A test of controls is a response to the risk a material misstatement. Today, I tell you when to use this response and how.
The audit standards provide three potential responses to the risk of material misstatement:
Today we look at the third option.
Which response to a risk of material misstatement (RMM) is best? That depends on what you discover in risk assessment.
If, for example, your client consistently fails to record payables, then assess the completeness assertion for control risk at high. Your response? Perform a search for unrecorded liabilities, a test of details.
By contrast, if controls for receivables are strong, then assess the existence assertion for control risk at less than high. And test controls.
Many auditors assess control risk at high (after risk assessment is complete) and use a fully substantive approach. That is fine, especially in audits of smaller entities. Why? Because smaller entities tend to have weaker controls. As a result, controls may not be effective. And you may not be able to assess control risk at less than high. (Nevertheless, most entities do have some controls that are effective.)
Control risk assessments of less than high must be supported with a test of controls. Why? To prove effectiveness. But if controls are not effective, you must assess control risk at high. This is why you might bypass control testing. You know, either from prior experience or from current-year walkthroughs, that controls are not effective. And if you test controls and find they are ineffective, you are back to square one: a control risk assessment of high. And now you must respond with either a test of details or substantive analytics, or a combination of the two. Testing ineffective controls is a waste of time.
Nevertheless, if controls are effective, why not test them? Doing so allows you to reduce your substantive procedures (test of details or substantive analytics).
Once risk assessment is complete, the decision regarding responses is largely based on efficiency. If control testing takes less time, then test controls. If substantive procedures takes less time, then perform a test of details or use a substantive analytical approach. But, regardless of efficiency considerations, address all risks with appropriate responses.
Next, we'll assume that controls are anticipated to be effective. And we'll look at how to test controls.
So you've decided to test controls for effectiveness. But how? Let's look at an example starting with risk assessment.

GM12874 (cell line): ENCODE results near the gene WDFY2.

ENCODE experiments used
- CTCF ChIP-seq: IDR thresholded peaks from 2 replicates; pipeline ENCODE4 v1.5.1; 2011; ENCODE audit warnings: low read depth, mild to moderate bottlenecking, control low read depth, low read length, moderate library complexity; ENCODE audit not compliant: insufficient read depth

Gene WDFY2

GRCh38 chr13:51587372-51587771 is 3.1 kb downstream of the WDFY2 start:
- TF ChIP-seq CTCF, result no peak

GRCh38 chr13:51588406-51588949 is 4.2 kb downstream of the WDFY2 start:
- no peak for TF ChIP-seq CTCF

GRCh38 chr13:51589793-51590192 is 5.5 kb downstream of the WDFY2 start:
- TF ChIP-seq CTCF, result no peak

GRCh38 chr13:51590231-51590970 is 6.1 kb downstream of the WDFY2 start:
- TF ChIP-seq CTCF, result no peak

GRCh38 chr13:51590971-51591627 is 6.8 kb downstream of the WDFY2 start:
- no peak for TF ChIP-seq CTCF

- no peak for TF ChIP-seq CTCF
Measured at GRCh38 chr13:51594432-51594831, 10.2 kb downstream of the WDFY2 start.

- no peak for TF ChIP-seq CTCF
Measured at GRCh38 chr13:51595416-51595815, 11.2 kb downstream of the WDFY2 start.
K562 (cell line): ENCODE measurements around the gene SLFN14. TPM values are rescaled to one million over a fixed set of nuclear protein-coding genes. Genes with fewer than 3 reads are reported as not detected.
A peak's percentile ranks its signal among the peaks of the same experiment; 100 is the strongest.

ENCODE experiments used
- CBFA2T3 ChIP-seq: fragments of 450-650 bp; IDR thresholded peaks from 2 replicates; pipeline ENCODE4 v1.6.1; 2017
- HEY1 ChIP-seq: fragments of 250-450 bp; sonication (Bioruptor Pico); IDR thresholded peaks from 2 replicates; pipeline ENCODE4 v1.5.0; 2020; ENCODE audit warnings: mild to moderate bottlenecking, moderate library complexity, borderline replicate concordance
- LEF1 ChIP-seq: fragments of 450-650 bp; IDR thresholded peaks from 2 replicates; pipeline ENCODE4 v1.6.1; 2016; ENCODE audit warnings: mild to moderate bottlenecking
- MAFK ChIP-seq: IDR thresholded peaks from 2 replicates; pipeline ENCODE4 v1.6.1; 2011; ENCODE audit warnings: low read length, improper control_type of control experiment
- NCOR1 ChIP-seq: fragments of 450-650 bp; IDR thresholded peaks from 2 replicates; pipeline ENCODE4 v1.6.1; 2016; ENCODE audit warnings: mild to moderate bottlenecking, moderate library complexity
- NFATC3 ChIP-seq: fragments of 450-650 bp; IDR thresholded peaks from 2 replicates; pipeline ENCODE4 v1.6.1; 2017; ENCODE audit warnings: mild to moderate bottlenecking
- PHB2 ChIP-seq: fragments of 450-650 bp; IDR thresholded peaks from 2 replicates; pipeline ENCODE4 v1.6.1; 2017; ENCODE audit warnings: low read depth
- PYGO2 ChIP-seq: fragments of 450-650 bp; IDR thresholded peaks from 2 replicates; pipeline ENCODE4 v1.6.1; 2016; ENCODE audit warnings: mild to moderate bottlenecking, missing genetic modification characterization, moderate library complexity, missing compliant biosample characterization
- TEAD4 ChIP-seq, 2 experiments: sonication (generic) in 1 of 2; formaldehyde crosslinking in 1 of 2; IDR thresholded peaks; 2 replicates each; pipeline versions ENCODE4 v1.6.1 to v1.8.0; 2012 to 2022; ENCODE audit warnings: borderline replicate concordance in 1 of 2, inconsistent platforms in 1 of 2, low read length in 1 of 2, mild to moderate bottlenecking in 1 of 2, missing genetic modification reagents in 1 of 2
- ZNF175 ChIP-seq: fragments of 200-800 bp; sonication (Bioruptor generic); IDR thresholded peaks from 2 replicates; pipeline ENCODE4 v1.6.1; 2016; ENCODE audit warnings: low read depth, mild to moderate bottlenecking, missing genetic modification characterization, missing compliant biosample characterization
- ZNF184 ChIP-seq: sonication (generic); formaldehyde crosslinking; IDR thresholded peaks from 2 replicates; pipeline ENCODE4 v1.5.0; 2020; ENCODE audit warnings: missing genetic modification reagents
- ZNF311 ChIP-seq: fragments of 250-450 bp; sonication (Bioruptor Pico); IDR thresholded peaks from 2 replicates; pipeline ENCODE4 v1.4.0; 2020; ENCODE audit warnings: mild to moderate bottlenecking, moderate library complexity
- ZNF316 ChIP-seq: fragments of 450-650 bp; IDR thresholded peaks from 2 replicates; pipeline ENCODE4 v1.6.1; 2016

Your approach to testing controls depends on risk identified during risk assessment. For example, your walkthrough reveals appropriate segregation of duties. And you also see that the client issues receipts for each payment. Additionally, total daily cash inflows are reconciled to the bank statement. In other words, controls are designed properly and they have been implemented. Also, as an example, you've determined completeness is a relevant assertion. Why? Theft is a concern.
Now, it's time to test for effectiveness. You've already determined segregation of duties is present. If necessary, make additional observations regarding who is doing what. And document those observations. If the client has an accounting handbook, see if there were any amendments to the control system during the period being audited. Why? You want to know if the segregation of duties was present throughout the year. Make additional inquires, if needed.
Additionally, re-perform the receipt controls on a sample basis. But before doing so, determine the controls you are testing and the sample size. For example, your sample size might be 60 receipts and the control being tested is the issuance of a receipt by an authorized person. Additionally, you might sample 25 daily reconciliations to the bank statement. Document this information including how you determined your sample sizes. Now perform your tests and document whether the controls are effective. If yes, leave your control risk at less than high. You have support for that lower risk assessment. Additionally, you can now perform fewer substantive tests.
If your test does not support effectiveness, expand your sample size and test additional receipts. Or you can punt on the testing controls and move to a substantive approach. Regardless, if controls are not effective, consider the need to communicate the control deficiency.
So, when should you test controls?
Here are two situations where you are required to test controls:
Allow me to explain.